After another heart-breaking loss, the Virginia Cavaliers have now blown double digit leads in three straight road games. In fact, UVA has lead in the second half as late as 12 minutes left to go in all six of their losses. The second-half woes have been consistent for the Hoos, whether in wins or losses, all season.
Since ACC play started, Virginia has outscored their opponents by a combined 90 points in the first half, but only by 3 in the second half. The Cavaliers are only 5-4 when leading at the half, but 3-1 when tied or trailing.
It is more pronounced when UVA is on the road. Away from JPJ, the Hoos have outscored their opponents by 65 points in the first half, but have been outscored by 39 in the second half. At home, the numbers improve to outscoring opponents by 25 in the first half and outscoring them by 42 in the second.
The trend applies to the earlier games as well. Overall on the season, Virginia has outscored opponents by 10 points per game in the first half, but only 5 per game in the second. This is a combination of blowing out easy teams in the non-conference schedule and letting leads slip away in ACC play.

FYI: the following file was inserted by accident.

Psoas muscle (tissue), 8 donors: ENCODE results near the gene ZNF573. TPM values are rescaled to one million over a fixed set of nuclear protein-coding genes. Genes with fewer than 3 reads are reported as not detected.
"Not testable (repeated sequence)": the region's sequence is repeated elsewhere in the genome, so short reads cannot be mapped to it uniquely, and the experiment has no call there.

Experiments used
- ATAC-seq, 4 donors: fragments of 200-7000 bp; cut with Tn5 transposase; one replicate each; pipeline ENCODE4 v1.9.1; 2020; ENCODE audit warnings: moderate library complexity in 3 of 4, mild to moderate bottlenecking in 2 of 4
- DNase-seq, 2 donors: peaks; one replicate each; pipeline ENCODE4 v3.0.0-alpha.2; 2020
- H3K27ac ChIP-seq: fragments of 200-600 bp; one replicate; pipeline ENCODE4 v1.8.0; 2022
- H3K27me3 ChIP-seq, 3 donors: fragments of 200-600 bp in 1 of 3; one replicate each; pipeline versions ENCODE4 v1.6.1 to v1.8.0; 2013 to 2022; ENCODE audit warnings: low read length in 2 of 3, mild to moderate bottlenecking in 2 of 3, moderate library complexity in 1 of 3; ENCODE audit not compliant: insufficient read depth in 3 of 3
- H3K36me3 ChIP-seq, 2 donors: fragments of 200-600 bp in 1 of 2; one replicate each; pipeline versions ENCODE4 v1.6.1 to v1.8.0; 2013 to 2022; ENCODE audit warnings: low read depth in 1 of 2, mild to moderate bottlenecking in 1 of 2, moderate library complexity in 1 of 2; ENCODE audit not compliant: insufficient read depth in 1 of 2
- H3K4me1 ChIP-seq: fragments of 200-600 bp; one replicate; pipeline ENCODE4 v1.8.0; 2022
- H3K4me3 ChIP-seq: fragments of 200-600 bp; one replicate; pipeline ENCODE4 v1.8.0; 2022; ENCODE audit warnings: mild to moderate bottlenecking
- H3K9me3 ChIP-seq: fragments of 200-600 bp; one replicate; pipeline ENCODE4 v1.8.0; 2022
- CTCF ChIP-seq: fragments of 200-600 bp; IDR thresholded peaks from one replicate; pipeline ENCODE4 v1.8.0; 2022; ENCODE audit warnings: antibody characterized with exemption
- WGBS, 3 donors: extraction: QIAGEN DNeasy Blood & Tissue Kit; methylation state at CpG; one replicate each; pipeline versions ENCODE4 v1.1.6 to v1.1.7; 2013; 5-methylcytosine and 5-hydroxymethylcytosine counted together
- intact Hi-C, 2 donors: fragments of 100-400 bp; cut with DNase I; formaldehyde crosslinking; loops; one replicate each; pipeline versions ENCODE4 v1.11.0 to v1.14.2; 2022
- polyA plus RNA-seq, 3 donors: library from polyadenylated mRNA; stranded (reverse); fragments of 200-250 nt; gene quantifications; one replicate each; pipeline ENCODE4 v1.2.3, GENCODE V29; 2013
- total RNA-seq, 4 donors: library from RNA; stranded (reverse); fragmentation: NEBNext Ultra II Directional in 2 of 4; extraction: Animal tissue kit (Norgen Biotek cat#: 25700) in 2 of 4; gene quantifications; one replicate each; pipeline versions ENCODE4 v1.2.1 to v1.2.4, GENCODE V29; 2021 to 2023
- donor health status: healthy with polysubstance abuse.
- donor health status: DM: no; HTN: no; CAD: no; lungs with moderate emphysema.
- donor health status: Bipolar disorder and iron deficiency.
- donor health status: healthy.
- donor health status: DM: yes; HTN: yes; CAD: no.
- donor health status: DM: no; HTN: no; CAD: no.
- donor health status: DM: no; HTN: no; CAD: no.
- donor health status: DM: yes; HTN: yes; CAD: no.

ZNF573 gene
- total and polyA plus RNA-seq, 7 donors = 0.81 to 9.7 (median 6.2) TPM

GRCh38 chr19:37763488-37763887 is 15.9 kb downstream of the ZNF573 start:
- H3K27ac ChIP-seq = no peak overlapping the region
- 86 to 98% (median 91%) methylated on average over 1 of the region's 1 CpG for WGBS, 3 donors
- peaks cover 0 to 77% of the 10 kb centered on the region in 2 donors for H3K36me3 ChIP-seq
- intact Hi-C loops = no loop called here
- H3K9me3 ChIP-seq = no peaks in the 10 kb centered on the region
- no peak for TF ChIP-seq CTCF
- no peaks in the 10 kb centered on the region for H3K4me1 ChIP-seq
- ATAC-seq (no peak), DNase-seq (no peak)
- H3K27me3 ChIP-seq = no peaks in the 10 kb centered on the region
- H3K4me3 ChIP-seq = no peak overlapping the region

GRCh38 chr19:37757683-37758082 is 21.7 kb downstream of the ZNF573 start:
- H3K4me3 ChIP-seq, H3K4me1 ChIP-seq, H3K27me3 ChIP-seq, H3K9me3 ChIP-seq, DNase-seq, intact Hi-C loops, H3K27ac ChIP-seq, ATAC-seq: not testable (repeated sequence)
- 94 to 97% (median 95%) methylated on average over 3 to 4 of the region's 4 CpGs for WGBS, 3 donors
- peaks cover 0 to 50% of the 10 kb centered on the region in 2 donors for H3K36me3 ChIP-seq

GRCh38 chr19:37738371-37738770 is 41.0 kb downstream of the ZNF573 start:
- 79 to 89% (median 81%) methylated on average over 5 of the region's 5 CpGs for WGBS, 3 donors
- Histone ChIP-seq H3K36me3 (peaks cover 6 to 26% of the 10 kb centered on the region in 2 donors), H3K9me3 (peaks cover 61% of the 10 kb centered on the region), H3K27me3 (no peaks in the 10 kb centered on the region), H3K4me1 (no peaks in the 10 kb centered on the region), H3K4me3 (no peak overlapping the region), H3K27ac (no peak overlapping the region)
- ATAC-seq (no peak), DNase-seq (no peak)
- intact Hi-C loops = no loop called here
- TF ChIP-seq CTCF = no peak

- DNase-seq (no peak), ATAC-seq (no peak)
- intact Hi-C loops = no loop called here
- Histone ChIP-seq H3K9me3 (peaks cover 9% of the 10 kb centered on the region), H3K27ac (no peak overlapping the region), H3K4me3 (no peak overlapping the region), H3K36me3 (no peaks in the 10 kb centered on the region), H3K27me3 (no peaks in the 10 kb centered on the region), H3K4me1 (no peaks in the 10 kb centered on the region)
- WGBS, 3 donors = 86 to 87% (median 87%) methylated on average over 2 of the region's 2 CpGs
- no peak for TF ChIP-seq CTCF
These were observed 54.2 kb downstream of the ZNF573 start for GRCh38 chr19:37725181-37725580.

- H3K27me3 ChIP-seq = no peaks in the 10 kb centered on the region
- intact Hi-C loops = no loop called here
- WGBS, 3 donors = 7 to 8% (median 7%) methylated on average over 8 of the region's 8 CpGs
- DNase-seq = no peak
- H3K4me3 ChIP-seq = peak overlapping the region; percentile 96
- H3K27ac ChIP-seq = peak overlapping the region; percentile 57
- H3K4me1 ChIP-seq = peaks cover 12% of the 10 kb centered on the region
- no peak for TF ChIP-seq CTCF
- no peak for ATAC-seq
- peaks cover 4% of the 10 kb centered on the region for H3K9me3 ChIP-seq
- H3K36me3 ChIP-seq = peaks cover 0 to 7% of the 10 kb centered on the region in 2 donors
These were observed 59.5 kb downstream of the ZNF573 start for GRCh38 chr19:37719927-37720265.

As in ACC play, the away stats for the entire season pop out. The Cavaliers outscore opponents by 10 points per game in the first half on the road, which is second best in the country, behind only No. 1 undefeated Gonzaga. However, in the second half, the Hoos are outscored by an average of 1 point per game. That -11 differential is the worst in the entire country, out of 351 teams!
What causes this dramatic shift in play in the second half? One can argue lopsided foul calls, complacency by the offense with a large lead, halftime adjustments by the opposing coaches, or nervousness by a young team on the road. If Virginia is to find consistent success as they round out the ACC schedule and head into post season play, the Hoos are going to have to figure out a way to maintain first half leads.